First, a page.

The UK Office for Nuclear Regulation (ONR) plans to increase its "frontline resources" by 9-10% each year until 2020, according to its new Strategic Plan. This will enable ONR to "respond positively" to an increase in regulatory demand resulting from the period of "substantial growth" being experienced by the UK nuclear industry.
In 2014, the ONR Board published its Strategy setting out its vision of becoming "an exemplary regulator that inspires respect, trust and confidence". The new plan, which will be reviewed and updated annually, incorporates the earlier Strategy, provides a view of the ONR's intentions for the next four years and details its planned activities and budget for 2016-17.
As the size of the organisation grows, the ONR's costs will increase, but it will "continually strive to deliver value for money by seeking a range of efficiencies". These will include "ensuring the ratio of administrative to frontline staff is comparable when benchmarked against other similar organisations", it said. Growth projections will be monitored "to ensure the size of the ONR's estate portfolio is flexible and responsive to change". In its forecast of costs and income for the duration of the plan against the baseline budget in 2015-16, the ONR noted that the majority of the increases relate to the anticipated growth in the number of nuclear specialists it will recruit.
This growth relates specifically to the anticipated increase in regulatory response to new generic design assessments, applications for new site licences, and new nuclear construction in the civil and defence sectors. Total costs and total income in 2019-2020 are expected to be GBP85.4m ($121.9m), up from GBP64m in 2015-2016. The ONR's total budget expenditure in 2016-2017 is expected to be GBP68.8m, of which GBP43.5m will be spent on staff pay.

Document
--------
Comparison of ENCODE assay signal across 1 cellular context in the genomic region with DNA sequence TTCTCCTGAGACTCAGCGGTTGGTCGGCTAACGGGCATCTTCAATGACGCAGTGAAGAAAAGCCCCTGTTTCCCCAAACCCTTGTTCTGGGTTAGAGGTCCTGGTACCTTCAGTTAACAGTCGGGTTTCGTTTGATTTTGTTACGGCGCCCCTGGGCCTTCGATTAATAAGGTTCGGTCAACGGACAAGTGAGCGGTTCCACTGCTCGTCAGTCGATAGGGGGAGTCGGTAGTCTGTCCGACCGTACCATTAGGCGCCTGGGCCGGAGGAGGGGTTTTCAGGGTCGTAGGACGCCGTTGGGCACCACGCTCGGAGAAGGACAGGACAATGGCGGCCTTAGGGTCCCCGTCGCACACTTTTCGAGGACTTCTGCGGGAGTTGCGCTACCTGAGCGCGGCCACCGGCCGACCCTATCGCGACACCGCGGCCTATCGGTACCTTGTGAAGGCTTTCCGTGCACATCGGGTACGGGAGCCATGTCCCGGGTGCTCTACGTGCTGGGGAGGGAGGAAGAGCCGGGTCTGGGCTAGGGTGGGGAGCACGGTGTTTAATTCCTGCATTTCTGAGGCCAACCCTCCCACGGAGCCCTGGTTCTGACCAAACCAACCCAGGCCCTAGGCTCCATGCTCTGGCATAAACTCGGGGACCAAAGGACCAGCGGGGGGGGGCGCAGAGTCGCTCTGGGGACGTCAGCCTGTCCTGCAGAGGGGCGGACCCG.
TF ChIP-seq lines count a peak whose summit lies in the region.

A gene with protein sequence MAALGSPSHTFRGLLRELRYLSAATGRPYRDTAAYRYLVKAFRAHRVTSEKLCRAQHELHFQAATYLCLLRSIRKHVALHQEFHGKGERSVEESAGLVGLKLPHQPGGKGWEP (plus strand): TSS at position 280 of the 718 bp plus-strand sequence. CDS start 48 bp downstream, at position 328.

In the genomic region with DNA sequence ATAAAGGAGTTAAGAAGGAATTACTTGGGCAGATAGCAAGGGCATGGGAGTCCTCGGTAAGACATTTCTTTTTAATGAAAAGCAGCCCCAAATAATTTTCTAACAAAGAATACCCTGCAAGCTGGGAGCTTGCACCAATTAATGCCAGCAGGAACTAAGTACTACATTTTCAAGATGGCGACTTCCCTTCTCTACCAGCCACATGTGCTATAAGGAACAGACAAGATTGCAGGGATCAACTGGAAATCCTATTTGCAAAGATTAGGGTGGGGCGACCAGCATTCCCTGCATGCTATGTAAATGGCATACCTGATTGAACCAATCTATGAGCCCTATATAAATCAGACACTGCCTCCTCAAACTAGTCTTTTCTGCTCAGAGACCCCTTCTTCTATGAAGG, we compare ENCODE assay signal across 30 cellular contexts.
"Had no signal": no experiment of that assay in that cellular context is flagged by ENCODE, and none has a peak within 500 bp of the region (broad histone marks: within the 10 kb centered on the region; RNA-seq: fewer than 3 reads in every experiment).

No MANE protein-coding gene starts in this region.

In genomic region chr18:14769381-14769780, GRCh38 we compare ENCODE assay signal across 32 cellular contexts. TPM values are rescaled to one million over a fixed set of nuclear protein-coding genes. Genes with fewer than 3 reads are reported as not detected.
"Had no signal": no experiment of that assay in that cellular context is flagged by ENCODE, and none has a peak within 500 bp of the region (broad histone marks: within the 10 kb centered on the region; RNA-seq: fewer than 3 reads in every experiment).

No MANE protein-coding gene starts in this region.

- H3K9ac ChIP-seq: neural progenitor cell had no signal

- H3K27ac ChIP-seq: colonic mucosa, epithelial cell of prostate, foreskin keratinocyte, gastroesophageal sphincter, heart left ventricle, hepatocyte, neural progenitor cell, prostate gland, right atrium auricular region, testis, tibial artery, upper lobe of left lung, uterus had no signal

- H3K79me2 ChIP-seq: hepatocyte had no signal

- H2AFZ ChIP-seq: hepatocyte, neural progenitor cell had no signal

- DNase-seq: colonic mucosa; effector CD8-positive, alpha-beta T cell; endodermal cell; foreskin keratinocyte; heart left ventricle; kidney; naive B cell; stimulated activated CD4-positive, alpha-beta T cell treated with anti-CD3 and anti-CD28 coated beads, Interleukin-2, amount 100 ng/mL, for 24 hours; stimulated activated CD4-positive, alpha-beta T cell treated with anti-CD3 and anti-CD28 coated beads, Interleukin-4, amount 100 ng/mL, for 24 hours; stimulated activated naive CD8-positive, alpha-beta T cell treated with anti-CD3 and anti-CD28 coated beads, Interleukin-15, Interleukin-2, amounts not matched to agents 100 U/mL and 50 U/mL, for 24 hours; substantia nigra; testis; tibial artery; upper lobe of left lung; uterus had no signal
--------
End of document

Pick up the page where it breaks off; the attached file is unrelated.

The ONR is funded through cost-recovery from duty-holders - 96% in 2015-16 - and a grant from government. ONR said it will seek to reduce its reliance on the grant "by exploring the extension of charging to those areas of regulation that are not already cost recoverable".
ONR's business plan for the 2016-17 financial year includes "influencing improvements in nuclear safety and security". This entails "continuing to deliver effective, prioritised, targeted and proportionate regulation across all programs; publishing the chief nuclear inspector's Summary Program Plan, which sets out the ONR's high-level regulatory milestones for 2016-17; bringing together and clarifying guidance on enabling regulation by March 2017, and beginning to embed the approach across the organisation".
It also includes "inspiring stakeholder respect, trust and confidence", which will involve "providing expert advice to the Department of Energy and Climate Change on the efficacy of the civil nuclear regulatory framework in accordance with DECC's timetable; publishing a stakeholder engagement strategy to direct the delivery of improved opportunities to gather stakeholders' views, and to facilitate the embedding of the ONR's enabling approach to regulation; improving the clarity and purposes of the ONR's international engagement activity to secure the best outcomes for nuclear safety and security in the UK and globally".
It further involves "embedding the new arrangements for managing regulatory research and evaluate outcomes against research strategic objectives; developing and maintaining a national framework of incident reporting for the areas relevant to the ONR as recommended by the International Atomic Energy Agency's Integrated Regulatory Review Service Mission; delivering a program of operationally independent reviews to provide assurance to the chief nuclear inspector, the ONR Board and Audit and Risk Assurance Committee that the ONR's regulatory decision making is robust and compliant with published standards and guidance".